I love skiing, but I hate being cold. That may seem like an untenable conflict, but it’s actually not. You see, I have spent considerable time and energy (not to mention money) creating the perfect layering philosophy.
For you novelists out there, you’ll appreciate how this philosophy aligns with writing strategies:
- Double layers. To stay warm in single, and low double digits temperatures, make sure every body part is covered with three or even four layers. Camisole, shirt, sweater and jacket on top and socks, leggings, long underwear and ski pants on the bottom.
For writing, I equate double layers to the symbolism you should weave through your writing. By adding repeating themes or elements, you can give your reader a jolt of pleasure when they recognize a pattern–it’s like finding a prize on a treasure hunt. In Dare to Love, Nivea’s favorite flower was the forget-me-not. I used it to represent her hope that Dare would not cast her aside, and it provided a nice tangible element that ties them together throughout. Nivea’s wedding dress is blue and Dare gives her a handkerchief embroidered with the delicate flower.
- Make sure all your layers are smooth. When wearing so many layers of clothing, it’s hard to bring everything together smoothly. But there is nothing worse than stepping out on the slope and realizing you have a big wrinkle in your sock, right under your left heel. And it’s driving you crazy. But you’d have to take off six layers of clothes in the freezing cold, to smooth it out. So, while you’re dressing, make sure everything is comfortable before adding another layer.
Writers – figure out your pacing. Your readers want a satisfying conclusion. But they don’t want the ending to feel rushed. Build the attraction, draw out the conflict and then develop a satisfying resolution. Readers want the hero and heroine to overcome challenges, but deserve each other in the end.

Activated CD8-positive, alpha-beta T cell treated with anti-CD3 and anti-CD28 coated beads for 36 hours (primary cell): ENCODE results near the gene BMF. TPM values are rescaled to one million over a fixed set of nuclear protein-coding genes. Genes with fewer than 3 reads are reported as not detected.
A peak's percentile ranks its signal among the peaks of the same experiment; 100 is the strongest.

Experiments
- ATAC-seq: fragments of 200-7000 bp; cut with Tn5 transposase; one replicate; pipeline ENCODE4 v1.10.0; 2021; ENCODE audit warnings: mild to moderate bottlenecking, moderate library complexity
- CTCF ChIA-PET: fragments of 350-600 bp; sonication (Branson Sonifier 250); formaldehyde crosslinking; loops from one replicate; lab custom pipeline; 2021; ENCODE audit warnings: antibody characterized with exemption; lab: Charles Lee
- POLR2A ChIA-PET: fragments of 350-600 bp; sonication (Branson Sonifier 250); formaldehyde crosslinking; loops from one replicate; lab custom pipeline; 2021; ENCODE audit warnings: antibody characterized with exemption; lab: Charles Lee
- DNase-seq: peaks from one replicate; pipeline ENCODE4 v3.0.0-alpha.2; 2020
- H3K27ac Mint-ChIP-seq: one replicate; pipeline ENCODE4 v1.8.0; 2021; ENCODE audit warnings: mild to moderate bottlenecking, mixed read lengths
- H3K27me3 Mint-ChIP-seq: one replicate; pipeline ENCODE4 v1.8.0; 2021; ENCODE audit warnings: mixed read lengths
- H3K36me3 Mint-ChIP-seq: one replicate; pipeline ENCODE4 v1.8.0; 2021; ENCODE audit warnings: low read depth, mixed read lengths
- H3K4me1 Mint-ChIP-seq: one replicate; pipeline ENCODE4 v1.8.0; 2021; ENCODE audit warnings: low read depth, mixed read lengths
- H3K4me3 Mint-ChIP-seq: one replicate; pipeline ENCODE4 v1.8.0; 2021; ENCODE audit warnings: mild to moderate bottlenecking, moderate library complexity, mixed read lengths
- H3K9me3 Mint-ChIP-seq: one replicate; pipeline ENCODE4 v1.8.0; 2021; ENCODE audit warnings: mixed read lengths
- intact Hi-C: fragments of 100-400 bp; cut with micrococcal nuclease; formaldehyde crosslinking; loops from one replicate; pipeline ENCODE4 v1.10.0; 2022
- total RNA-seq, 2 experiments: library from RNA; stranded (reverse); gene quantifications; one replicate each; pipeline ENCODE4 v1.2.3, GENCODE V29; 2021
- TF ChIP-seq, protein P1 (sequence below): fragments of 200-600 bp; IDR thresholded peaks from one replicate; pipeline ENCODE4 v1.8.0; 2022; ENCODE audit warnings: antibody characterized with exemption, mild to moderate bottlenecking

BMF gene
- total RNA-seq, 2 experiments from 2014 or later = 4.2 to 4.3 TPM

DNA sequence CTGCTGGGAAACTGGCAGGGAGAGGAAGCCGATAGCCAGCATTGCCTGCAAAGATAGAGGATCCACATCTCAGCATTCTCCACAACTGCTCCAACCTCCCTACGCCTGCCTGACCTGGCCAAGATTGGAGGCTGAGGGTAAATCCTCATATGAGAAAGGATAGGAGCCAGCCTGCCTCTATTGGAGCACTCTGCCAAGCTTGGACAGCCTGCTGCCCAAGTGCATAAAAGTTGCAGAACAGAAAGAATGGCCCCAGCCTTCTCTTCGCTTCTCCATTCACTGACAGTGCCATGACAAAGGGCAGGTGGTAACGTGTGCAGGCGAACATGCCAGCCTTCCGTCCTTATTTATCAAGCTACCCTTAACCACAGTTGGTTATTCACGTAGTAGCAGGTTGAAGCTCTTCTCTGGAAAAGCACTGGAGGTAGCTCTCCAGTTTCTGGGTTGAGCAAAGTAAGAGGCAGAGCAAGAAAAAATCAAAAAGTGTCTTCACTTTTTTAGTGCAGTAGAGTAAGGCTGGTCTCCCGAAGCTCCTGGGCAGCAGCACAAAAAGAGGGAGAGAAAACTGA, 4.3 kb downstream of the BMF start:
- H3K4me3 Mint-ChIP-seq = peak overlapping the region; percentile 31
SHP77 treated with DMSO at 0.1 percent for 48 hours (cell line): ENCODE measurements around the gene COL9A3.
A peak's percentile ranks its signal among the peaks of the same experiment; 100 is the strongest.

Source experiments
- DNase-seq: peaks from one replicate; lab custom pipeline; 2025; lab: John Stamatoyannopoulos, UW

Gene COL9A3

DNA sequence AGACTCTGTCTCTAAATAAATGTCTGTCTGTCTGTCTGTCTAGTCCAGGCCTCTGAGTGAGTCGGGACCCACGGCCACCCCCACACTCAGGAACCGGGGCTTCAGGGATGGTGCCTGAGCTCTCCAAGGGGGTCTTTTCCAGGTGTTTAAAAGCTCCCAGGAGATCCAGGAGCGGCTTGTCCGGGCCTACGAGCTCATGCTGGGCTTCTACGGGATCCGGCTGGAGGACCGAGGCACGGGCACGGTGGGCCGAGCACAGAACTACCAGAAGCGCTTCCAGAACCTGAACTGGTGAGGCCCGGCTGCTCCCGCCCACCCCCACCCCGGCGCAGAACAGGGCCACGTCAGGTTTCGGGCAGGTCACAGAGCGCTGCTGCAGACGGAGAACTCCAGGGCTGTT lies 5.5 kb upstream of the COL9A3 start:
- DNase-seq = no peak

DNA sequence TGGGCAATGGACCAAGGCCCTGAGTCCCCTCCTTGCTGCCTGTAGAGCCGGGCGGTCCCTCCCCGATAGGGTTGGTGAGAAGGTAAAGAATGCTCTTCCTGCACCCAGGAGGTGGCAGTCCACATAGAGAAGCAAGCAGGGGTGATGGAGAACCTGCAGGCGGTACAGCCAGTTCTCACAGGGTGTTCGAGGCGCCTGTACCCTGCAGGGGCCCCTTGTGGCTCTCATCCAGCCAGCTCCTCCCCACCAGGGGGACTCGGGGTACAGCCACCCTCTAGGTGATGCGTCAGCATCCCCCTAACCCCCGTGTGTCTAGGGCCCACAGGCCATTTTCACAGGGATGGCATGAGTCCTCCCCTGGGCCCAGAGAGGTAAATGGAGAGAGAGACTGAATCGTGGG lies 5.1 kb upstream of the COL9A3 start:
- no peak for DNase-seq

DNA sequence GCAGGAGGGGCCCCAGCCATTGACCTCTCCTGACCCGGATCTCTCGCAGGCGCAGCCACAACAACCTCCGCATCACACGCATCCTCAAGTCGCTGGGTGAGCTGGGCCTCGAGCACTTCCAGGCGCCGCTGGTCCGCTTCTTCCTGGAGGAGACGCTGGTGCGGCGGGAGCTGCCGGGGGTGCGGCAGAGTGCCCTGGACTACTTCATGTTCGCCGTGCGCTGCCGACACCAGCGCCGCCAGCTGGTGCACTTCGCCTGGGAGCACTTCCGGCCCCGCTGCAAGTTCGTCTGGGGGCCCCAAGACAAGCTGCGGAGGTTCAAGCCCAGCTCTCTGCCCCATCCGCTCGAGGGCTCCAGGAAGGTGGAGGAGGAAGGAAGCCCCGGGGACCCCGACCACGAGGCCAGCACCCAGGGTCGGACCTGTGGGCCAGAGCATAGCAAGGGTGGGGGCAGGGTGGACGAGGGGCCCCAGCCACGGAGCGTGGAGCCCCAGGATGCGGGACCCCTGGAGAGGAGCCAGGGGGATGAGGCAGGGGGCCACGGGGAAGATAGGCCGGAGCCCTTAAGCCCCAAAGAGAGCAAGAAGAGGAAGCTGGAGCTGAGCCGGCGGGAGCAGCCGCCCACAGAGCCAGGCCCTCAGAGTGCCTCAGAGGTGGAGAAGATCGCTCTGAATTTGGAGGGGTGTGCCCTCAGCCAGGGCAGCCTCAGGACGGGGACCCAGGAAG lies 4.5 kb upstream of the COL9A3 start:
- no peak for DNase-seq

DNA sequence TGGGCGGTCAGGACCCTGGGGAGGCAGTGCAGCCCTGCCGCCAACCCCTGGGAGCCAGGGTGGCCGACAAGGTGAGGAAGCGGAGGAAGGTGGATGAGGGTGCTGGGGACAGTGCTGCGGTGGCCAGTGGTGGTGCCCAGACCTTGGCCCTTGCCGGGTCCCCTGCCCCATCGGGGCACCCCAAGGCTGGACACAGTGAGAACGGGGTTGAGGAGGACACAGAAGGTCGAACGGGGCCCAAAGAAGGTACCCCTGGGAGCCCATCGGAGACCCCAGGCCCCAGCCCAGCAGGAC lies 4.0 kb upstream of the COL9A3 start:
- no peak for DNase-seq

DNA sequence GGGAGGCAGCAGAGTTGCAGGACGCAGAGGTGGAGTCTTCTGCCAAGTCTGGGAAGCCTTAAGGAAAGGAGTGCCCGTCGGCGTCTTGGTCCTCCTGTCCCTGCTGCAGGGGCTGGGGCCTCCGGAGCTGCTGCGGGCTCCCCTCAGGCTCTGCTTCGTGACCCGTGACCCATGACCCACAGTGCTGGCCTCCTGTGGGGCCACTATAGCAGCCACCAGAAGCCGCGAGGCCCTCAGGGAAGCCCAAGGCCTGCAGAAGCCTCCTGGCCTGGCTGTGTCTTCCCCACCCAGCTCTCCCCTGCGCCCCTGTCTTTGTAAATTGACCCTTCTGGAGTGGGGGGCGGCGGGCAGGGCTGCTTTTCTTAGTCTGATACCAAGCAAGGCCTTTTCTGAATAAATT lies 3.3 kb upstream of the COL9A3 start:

- Tuck everything in. Shirt tucked inside leggings, gator tucked into jacket, glove liners tucked into sleeves. The cold will creep into the smallest openings and drive you nuts.
Writers – don’t leave the reader hanging. If you mention a person/place/situation, make sure there’s a reason. If your heroine references a crazy Aunt Doris in chapter two, be sure she pops up in chapter 17 to offer unexpectedly sage advice or to diffuse a tense situation. Readers don’t appreciate dead ends…unless they serve as a teaser for your next novel.
- Fill your pockets – On the mountain, you are at the mercy of mother nature. The cold will make your lips freeze, your nose run, your eyes tear. You’ll get hungry, thirsty and tired. But you will also see amazing sights you’ll want to share with your friends. This is where the ski pockets come in. My jacket currently contains: a mask (Covid!), chapstick, tissues, ski pass, money (hot chocolate with Kahlua is da’bomb!), hand/foot warmers, trail map, cell phone, a PB&J sandwich (because ski food is expensive!) and a small flask (ditto). If you’re aptly prepared, you can ski all day!
Writers – get the tools you need. There are a number of great books to help you–Stephen King’s book On Writing is my favorite. Find a writing chapter, support group, or writers conference where you can learn the finer points of writing dialogue, researching, copy editing, creating a plot board, etc. and hopefully, the best resource–a critique partner. No matter how smoothly the story sounds in your head, it is most likely not translating as seamlessly on paper. Creating a support network of writers will help boost you up when times get tough, cheer you on when you have doubts and celebrate when you finally achieve your dreams. Gather these tools and your writing career can last a lifetime!
Happy writing. Happy 2021!
One thought on “Analogies for Skiers and Writers”
I’ve never tried skiing before, but your analogies make perfect sense. Not only did I discover a few extra analogies, but I also learned a little of what it’s like to ski through this post. Thanks for sharing!
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